I was wondering if there were any well-documented instances of female mathematicians’ work being overlooked/dismissed, and credit being given to male mathematicians who came along later and built on their work or independently replicated their results.
I would also be interested in hearing about any female mathematicians whose work is not commensurate with their recognition in the field today. (I recognize that this may be true for most, but I’m particularly interested in mathematicians that are not among those usually mentioned in this discussion e.g. Noether, Kovalevskaya.)
I have a working number theory of my own, but I lack the background to criticize it or place it in the proper context. Advice is welcome. I’ve thought about this for a long time, and I’d like to understand it completely. I suspect it falls under some other theory, and I would like to know what it is so I can learn about it.
I propose defining the natural numbers using systematic conjunct statements of identity and non-identity, and nothing else.Tell me where my system fails.
The number one is defined as the identity relationship, or the condition of being the self-same, as in, Batman and Bruce Wayne are “one”. They are not only the same, but they are the self same. A statement that affirms the identity relationship is the same as a statement that says it is of number one.
The next natural number is defined by a conjunct statement, in which one must make the first type of statement, make the first type of statement again, and most importantly, make a third statement that there is a non-identity between the first two. For example, if you say Bruce Wayne and Batman are two people, then the contradiction of that would be the contradiction of that third statement, (the statement of non-identity). In other words, the contradiction is the statement that there is an identity relationship between them, that is, the contradiction of the statement that there is a non-identity relationship. Without the third statement, two is no different than one.
What that means is that every natural number has to be defined with a conjunct statement that includes a certain (great) number of conjunct statements. To completely define a number n, or merely to state with certainty that a certain thing is of number n, one must make (n(n+1))/2 statements (n + n-1 + n-2…) So when you state “I have $20” you are actually making 210 separate conjunct statements. (Not only that, but the power system of a standard base number system is also a shortcut method of naming numbers, but I’ll ignore that for now).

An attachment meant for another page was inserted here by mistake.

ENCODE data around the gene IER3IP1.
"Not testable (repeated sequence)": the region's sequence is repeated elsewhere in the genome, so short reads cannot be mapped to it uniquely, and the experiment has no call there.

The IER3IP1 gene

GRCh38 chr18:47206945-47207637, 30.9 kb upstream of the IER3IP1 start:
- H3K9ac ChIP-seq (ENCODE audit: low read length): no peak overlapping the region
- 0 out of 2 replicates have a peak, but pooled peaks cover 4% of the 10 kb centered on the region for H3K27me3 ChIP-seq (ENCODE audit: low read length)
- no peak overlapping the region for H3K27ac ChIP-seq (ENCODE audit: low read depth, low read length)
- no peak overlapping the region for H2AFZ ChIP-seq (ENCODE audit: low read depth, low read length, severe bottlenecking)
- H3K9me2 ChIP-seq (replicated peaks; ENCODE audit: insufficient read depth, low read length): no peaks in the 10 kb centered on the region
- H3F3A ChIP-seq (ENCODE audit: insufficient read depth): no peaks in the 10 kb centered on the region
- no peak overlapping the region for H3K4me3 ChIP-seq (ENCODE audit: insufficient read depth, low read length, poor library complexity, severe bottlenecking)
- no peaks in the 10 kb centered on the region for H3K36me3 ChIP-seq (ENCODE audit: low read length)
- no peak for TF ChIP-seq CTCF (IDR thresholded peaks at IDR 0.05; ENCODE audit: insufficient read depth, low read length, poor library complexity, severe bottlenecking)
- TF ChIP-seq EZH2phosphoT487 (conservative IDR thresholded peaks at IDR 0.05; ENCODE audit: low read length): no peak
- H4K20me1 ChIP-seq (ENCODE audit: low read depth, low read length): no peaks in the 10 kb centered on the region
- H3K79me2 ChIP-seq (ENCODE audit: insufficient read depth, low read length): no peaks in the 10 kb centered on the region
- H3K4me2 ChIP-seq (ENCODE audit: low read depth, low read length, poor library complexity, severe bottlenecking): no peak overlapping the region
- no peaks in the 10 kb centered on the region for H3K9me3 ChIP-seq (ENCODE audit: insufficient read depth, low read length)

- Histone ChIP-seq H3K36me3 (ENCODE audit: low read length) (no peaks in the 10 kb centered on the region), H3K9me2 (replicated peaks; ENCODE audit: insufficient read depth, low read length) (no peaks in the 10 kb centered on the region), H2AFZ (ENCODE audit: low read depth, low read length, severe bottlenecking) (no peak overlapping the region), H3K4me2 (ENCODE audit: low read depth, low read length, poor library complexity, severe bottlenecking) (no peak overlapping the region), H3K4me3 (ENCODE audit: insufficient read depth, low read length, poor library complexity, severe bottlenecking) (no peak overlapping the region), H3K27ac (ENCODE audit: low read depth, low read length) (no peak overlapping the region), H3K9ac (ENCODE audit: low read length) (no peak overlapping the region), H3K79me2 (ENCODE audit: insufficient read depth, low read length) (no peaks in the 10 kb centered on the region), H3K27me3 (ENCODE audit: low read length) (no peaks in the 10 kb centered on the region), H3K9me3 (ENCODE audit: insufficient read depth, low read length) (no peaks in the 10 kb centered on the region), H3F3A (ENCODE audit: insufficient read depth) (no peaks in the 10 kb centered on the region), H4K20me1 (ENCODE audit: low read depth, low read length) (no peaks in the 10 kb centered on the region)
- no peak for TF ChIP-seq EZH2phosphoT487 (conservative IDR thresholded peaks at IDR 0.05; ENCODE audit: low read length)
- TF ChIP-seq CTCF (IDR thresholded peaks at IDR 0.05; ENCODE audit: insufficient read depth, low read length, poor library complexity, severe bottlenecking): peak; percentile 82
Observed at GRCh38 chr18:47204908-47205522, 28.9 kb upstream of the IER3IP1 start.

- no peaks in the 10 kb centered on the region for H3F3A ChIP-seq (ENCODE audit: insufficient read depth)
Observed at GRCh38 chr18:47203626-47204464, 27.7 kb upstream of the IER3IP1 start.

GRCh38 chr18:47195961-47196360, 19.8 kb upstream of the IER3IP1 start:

When one says there are n things, they make reference to a vast number of implicit statements that are required in order to for it to be unambiguous. Because numbers are so handy, we neglect to even consider that these implicit statements are necessary. But without them, two and three are no different than a million.
From that perspective, it is easy to resolve the seeming paradox of numbers- that they are both invented by people, and yet their properties are not always known to people.
Proceeding from this definition of numbers, I can define operations of arithmetic. I can show why, for example, some operations delete information, and others require input of information. For example, we say 4X4= 16, but in truth, they are only equal in one way, not in every way, because there are more bits on one side than the other, which is why, given factors, I can name a product, but given a product, I cannot name the factors. Using my system, I can not only see why information has to be deleted, or supplied, I can count _how much _ information.
When I read other established number theories, they appear to have many equivalences to mine. But it seems to me that mine avoids all of the difficulties of theirs. But then, my background is pretty weak, so I was hoping someone could steer me in the right direction. Any advice is appreciated.
I was researching inductive sequences recently, and I came across how to find the limit
The particular recurrence relationship was: U(n+1) = 2/Un +9
I found it to have 2 limits by solving it as a quadratic where U(n+1) = Un, because it is a converging sequence.
The limits were (9±√89)/2
By simple reiterative process, I was able to see how the positive limit was reached. However, there was only 1 number (9-√89)/2 that gave the negative limit, and I think that it’s a trivial solution, given that it is the limit itself.
My question is, are there any negative numbers that when iterated in this sequence, give the negative limit of the sequence?